take to

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take to

1. To carry or deliver someone or something to someone or some place. In this usage, a noun or pronoun is used between "take" and "to." Would you mind taking these letters to the post office for me? I'm taking Jenny to her mom's house for the weekend. Take this to Bill so he can sign it.
2. To flee or escape to some place. The suspect took to the swamp in a desperate effort to evade the police. The disgraced CEO took to Russia to avoid extradition by US authorities.
3. To make use of a particular public platform to express something. The politician took to social media to complain about the way her words had been misrepresented. The police are taking to local television stations to appeal for information about the suspect.
4. To begin doing something as a habit, hobby, pastime, or steady practice. My husband has taken to gardening now that he's retired. I've been taking to cycling to work as a way of getting a bit more exercise.
5. To develop an attraction to or fondness of someone or something. I'm so happy that my parents have taken to my new girlfriend. I didn't think I would take to this kind of work, but I'm actually loving it so far!
See also: take

take something to someone or something

to carry something to someone or something. Should I take this package to Carol? Would you take this to the post office?
See also: take

take to someone or something

to become fond of or attracted to someone or something. Mary didn't take to her new job, and she quit after two weeks. The puppy seems to take to this new food just fine.
See also: take

take to

1. Have recourse to, go to, as in They took to the woods. [c. 1200]
2. Develop as a habit or steady practice, as in He took to coming home later and later. [c. 1300]
3. Become fond of, like, as in I took to him immediately, or The first time she skied she took to it. This expression, from the mid-1700s, is sometimes expanded to take to it like a duck to water, a simile dating from the late 1800s.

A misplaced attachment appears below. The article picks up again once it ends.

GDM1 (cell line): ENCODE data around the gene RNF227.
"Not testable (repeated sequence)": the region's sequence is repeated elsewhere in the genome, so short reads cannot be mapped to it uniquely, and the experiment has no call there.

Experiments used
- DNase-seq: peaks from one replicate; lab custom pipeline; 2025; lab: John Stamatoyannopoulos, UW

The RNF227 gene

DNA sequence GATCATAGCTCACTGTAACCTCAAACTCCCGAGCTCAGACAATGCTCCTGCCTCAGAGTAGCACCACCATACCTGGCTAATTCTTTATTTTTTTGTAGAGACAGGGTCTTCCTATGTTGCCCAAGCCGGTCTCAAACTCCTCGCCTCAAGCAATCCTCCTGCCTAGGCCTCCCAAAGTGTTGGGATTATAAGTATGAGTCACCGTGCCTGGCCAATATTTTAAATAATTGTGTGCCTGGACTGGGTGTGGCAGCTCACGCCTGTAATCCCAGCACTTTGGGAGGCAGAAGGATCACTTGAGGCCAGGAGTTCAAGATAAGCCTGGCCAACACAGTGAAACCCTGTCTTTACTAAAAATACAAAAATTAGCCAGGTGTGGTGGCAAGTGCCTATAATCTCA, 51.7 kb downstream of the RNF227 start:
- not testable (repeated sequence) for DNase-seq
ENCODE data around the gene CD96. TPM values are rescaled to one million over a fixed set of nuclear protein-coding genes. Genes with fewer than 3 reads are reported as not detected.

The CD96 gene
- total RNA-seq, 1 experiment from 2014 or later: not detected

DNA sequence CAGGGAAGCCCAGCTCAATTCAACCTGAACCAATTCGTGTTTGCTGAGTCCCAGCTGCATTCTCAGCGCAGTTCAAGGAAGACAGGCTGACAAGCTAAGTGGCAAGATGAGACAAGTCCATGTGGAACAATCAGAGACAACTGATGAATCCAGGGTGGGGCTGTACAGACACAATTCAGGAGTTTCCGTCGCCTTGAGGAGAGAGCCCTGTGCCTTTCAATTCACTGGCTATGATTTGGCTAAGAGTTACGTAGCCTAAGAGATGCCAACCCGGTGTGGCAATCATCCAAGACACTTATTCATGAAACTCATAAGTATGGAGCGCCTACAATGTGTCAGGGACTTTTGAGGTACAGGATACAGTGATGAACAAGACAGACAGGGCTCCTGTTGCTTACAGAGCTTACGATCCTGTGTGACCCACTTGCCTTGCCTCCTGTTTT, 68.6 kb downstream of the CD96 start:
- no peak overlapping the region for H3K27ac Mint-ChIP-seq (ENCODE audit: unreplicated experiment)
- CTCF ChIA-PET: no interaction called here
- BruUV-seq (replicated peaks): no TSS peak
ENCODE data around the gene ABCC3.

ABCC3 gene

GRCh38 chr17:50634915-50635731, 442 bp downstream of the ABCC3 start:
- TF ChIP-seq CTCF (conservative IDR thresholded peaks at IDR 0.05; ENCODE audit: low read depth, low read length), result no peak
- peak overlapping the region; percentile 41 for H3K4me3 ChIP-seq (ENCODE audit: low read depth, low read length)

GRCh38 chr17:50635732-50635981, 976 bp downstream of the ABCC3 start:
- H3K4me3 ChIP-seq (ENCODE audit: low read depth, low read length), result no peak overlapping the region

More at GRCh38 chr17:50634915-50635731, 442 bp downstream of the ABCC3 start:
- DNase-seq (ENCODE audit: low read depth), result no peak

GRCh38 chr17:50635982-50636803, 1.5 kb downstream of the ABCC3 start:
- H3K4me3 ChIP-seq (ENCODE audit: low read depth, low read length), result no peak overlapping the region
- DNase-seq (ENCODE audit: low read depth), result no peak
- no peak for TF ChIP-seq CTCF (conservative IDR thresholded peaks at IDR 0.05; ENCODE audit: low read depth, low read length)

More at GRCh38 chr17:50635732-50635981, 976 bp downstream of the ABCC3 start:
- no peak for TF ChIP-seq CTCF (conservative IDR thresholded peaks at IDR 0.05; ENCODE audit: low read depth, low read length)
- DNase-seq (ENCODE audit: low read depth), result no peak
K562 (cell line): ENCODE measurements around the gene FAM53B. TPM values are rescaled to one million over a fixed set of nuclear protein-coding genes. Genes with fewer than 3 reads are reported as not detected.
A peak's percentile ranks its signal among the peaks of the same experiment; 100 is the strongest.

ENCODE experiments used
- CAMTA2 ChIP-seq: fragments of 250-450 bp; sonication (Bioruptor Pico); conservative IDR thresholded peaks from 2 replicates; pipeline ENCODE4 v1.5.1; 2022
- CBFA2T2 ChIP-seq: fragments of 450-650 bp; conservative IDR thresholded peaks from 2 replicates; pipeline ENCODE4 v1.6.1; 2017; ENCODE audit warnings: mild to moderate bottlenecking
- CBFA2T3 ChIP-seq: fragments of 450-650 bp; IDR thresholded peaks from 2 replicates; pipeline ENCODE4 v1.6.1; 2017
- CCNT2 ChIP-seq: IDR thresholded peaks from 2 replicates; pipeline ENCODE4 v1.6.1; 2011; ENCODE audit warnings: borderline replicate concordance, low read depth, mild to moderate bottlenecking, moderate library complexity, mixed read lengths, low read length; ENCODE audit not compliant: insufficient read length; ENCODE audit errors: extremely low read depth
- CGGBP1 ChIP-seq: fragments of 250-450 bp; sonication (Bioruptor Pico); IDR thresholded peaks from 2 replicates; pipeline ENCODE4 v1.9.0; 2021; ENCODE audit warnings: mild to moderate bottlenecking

4. take to be. Understand, consider, or assume, as in I took it to be the right entrance. [Mid-1500s] Also see the subsequent entries beginning with take to.
See also: take

take to

v.
1. To change the location or status of something or someone: I took flowers to my friend's house. Her comments took the discussion to a more sophisticated level.
2. To escape or have recourse to something or some place: They knew we were on their trail, so they took to the woods.
3. To start doing something as a habit or a steady practice: After I graduated from college, I slowly took to waking up early.
4. To become fond of or attached to someone or something: That child has really taken to her. He took to the piano as if he were born to play it.
See also: take
References in periodicals archive ?
"We hope to get it finished by this weekend but it depends on how long the heavy work takes us to finish, then we still have anti-slip nets to put on the boardwalk."
Then Tod Hoffman takes us to another island to relive the experiences of the famous convict Papillon, and to question the stories and realities of individuals and nations in the ruthless modern world.
Our route is now lined by a wall (left) before a downhill slope takes us to a junction of tracks where we bear right.
Darkin Ensemble's Augustine (Mar 8) takes us to Paris to the heart of an asylum where 15-year-old Augustine has succumbed to a wave of hysteria.
David uncovers our credit and takes us to Germany to meet the hero of the Irish economic boom.
But the new work Menopause takes us to a different place.
Following in the footsteps of the great Russian novelist Ivan Turgenev, out Australian author Robert Dessaix takes us to Germany, France, and Russia in search of what exactly Turgenev meant by the word at the core of his life and world love.
That takes us to some interesting decisions on procurement of hardware.
In this issue, our division tour takes us to Tennessee, where the 2005 Tennessee MTA state conference was held at East Tennessee State University in Johnson City.
Beth Reece takes us to Fort Leonard Wood for a close-up look at the training being conducted there by the military police and engineer schools.
Located in a region of the Fornax cluster examined by a slew of other telescopes, UDF "takes us to within a stone's throw of the Big
Hoffman's 16th novel takes us to New England and the Sparrow family, founded by a strange child who wandered out of the woods one day in 1682.
Edwidge Danticat's After the Dance: A Walk Through Carnival in Jacmel, Haiti takes us to Carnival in Haiti.
Stanley takes us to the remotest part of Tokyo--26 hours by boat from downtown--to the Ogasawara islands.
But when Njeri eschews confession, The Last Plantation is filled with captivating passages, such as when she takes us to the scene of an event or examines cases like that of Velina Hasu-Houston, a black-Japanese-Blackfoot playwright who decides to become a multiracial activist after experiencing a variety of humiliating incidents.